MAC: Mines and Communities

Biggest US banks targeted by environmental group

Published by MAC on 2004-03-15

Biggest US banks targeted by environmental group

Planet Ark (Reuters), story by Jonathan Stempel

March 15, 2004

New York- An environmental group on Thursday demanded that 10 big U.S. financial institutions stiffen their lending standards for project financing, after successfully pressuring Citigroup Inc. to take action.

The Rainforest Action Network has sent letters calling on the companies to phase out funding for the oil, gas, mining, and logging industries in endangered ecosystems; reduce funding for greenhouse gas producing industries, and work more closely with local populations, among other things. The demands may affect billions of dollars of loans a year.

The companies include eight of the nine largest U.S. banks: J.P. Morgan Chase & Co. (JPM.N: Quote, Profile, Research) ; Bank of America Corp. (BAC.N: Quote, Profile, Research) ; Wachovia Corp. (WB.N: Quote, Profile, Research) ; Wells Fargo & Co. (WFC.N: Quote, Profile, Research) ; Bank One Corp. (ONE.N: Quote, Profile, Research) ; FleetBoston Financial Corp. (FBF.N: Quote, Profile, Research) ; U.S. Bancorp (USB.N: Quote, Profile, Research) ; and SunTrust Banks Inc. (STI.N: Quote, Profile, Research) . They also include Goldman Sachs Group Inc. (GS.N: Quote, Profile, Research) and John Hancock Financial Services Inc. (JHF.N: Quote, Profile, Research)

Rainforest, which is based in San Francisco, wants the companies to adopt by April 22, which is Earth Day, standards that meet or exceed those of Citigroup, the largest bank.

"Long-term investments in ecological and social sustainability is the only path to ensure the future health of the global economy," said Ilyse Hogue, a Rainforest director, in an interview. "The bulk of our financial institutions are behind the global curve in confronting these challenges."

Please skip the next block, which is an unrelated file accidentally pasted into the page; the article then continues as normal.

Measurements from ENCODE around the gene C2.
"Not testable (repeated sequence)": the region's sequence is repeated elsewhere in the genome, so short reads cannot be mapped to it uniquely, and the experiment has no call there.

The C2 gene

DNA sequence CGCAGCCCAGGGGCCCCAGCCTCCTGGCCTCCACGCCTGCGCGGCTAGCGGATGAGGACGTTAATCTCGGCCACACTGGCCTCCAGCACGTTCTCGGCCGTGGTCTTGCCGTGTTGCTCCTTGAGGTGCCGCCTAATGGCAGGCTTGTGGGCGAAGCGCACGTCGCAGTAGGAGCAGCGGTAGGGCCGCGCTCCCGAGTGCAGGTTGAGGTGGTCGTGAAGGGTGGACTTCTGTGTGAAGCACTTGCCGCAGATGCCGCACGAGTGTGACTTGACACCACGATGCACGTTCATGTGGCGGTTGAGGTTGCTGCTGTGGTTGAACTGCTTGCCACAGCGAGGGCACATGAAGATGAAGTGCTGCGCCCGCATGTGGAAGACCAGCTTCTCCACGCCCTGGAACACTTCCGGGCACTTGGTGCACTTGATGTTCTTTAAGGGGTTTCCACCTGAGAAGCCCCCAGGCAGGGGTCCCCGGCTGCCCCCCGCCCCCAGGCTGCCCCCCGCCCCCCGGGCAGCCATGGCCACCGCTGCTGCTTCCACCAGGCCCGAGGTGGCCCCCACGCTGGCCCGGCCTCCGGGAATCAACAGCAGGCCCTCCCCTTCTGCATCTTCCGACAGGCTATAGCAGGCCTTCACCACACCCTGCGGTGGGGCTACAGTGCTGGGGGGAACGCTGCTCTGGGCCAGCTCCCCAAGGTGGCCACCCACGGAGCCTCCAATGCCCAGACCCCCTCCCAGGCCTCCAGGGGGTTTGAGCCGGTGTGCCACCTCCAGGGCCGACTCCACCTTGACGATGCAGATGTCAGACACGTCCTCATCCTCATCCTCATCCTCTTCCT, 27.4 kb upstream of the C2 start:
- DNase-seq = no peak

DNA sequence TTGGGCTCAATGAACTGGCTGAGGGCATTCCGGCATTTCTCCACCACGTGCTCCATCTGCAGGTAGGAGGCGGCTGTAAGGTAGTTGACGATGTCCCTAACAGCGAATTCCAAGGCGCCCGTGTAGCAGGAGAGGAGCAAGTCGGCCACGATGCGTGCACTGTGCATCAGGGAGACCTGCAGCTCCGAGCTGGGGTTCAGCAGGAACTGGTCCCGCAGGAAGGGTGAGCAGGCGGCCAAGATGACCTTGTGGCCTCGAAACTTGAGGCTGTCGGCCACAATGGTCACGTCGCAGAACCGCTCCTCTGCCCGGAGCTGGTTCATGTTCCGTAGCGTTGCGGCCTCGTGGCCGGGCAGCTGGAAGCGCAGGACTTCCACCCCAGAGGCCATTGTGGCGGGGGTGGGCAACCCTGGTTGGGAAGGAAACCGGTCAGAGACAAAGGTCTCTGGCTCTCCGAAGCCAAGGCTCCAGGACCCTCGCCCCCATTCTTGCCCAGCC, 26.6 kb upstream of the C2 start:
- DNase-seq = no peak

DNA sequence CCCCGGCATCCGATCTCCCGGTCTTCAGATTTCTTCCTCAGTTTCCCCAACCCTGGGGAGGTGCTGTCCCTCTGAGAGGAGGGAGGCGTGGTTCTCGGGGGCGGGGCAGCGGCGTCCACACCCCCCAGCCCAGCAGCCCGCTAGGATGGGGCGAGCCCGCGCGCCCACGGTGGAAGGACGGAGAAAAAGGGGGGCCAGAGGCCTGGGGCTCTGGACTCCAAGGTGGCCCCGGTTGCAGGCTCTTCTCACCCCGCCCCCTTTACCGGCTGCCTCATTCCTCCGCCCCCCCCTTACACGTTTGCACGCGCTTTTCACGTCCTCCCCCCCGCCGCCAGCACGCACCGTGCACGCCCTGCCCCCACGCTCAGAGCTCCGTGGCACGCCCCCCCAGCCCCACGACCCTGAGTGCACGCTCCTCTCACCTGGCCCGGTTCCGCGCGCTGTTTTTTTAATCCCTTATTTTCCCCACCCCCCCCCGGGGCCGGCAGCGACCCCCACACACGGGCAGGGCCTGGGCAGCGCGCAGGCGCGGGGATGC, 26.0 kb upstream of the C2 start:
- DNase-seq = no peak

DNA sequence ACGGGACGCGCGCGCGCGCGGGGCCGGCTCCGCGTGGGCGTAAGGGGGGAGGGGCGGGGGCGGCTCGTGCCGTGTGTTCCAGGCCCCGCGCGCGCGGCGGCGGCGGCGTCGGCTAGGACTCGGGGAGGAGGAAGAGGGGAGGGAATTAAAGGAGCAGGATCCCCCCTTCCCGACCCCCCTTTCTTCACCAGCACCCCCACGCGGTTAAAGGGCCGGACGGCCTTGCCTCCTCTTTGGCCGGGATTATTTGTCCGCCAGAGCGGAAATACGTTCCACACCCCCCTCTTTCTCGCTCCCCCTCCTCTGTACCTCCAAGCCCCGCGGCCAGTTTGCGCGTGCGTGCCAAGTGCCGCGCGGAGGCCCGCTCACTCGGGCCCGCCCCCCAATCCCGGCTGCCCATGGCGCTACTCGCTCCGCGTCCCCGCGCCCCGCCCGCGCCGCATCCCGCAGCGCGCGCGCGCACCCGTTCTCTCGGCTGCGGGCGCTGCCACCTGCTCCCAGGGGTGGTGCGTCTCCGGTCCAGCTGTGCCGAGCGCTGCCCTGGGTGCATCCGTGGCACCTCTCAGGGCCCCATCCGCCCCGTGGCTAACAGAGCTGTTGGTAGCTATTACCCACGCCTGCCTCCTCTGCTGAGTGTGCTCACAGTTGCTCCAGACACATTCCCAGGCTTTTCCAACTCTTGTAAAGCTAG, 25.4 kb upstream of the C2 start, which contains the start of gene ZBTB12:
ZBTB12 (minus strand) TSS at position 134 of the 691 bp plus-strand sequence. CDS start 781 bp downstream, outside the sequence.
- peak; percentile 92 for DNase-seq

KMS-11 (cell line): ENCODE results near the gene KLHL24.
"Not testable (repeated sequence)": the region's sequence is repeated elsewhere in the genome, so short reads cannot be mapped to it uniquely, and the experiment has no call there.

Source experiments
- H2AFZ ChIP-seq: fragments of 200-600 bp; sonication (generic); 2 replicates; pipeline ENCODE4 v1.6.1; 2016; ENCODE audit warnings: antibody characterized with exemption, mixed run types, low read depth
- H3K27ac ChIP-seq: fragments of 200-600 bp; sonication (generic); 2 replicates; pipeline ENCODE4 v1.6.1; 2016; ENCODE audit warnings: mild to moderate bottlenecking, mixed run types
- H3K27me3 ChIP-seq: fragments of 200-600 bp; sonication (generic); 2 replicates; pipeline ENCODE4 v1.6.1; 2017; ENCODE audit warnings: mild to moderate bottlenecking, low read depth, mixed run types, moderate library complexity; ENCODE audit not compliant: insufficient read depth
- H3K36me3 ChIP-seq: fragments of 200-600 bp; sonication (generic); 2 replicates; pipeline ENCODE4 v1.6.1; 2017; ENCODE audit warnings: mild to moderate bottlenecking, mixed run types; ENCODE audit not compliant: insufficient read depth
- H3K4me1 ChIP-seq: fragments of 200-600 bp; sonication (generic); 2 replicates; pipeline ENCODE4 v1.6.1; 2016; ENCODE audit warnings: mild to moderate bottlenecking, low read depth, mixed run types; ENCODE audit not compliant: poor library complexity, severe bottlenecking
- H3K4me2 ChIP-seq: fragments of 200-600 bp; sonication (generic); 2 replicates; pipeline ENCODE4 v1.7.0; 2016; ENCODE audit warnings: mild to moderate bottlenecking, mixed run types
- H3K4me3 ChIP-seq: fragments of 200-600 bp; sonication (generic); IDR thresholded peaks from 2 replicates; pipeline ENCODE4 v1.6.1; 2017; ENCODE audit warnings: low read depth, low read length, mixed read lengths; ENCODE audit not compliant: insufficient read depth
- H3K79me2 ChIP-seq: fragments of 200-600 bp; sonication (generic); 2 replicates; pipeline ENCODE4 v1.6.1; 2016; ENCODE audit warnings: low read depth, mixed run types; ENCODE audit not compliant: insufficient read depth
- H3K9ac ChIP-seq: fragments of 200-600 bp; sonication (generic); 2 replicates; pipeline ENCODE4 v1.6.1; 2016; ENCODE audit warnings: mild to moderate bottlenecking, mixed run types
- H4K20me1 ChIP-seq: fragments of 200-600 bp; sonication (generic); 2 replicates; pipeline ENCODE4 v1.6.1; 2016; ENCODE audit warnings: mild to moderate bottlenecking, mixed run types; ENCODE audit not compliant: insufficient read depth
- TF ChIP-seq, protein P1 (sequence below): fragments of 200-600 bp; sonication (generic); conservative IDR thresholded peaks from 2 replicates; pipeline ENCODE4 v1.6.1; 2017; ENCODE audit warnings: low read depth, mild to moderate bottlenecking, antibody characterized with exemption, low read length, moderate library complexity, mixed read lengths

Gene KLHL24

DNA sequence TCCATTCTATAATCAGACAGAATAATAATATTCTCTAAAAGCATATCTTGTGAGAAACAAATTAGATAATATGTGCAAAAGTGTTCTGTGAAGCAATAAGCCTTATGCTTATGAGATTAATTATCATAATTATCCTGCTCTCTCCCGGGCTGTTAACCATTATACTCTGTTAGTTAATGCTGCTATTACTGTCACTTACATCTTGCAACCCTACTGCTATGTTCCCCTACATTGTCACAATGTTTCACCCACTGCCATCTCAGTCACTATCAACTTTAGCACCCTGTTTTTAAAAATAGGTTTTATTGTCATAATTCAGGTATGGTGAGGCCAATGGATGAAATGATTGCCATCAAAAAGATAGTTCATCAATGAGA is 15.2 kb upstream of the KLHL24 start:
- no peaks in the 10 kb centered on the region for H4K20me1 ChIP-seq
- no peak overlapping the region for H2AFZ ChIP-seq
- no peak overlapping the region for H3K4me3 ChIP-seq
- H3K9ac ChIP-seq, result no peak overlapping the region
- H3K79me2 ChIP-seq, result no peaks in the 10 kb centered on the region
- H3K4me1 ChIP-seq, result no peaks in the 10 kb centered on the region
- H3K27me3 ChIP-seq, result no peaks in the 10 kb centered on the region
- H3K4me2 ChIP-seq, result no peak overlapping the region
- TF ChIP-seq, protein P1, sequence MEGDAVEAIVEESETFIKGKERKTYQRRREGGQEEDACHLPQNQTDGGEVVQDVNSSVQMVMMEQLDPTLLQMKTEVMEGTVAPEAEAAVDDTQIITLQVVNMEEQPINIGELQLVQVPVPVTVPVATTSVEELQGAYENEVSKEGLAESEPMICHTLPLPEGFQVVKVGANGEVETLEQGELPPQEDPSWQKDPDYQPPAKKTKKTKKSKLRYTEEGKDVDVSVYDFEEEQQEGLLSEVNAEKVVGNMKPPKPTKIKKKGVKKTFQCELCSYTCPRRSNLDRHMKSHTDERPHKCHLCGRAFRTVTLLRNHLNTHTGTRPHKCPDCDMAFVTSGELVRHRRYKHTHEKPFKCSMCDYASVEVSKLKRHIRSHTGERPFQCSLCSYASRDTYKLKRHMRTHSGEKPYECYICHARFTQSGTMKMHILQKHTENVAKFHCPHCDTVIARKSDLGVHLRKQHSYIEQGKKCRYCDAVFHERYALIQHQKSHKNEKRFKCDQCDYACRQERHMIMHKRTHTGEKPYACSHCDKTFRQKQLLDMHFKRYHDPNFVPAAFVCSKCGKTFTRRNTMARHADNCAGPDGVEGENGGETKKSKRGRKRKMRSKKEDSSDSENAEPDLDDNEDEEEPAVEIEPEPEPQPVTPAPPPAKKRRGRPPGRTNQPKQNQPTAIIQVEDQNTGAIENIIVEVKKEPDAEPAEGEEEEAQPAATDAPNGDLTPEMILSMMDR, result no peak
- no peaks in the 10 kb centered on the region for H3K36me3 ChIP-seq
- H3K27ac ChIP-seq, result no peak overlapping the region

After years of criticism from Rainforest, Citigroup in January agreed not to finance projects in "critical natural habitats" unless borrowers show they "will not significantly degrade or convert the critical natural habitat."

It also agreed not to finance commercial logging operations or logging equipment to be used in rain forests, and to protect areas that might suffer ecological damage from development.

Citigroup's guidelines are tighter than the "Equator Principles" drafted by International Finance Corp., the World Bank's private-sector arm.

Hogue said her group met unsuccessfully with J.P. Morgan on the matter, and may place advertising if talks with others were to fail. Its 2003 ads criticizing Citigroup included TV ads featuring actors Ed Asner and Susan Sarandon, among others.

J.P. Morgan spokesman Tom Johnson said his bank is "actively working" on its environmental policies. "We certainly understand their interests and concerns," he said.

Bank One spokesman Tom Kelly, Goldman Sachs spokesman Peter Rose, and SunTrust spokesman Barry Koling said their banks are studying Rainforest's demands. The other companies were not available for comment or did not return calls.

J.P. Morgan is buying Bank One. Bank of America is buying Fleet. Canadian insurer Manulife Financial Corp. Research) is buying John Hancock.


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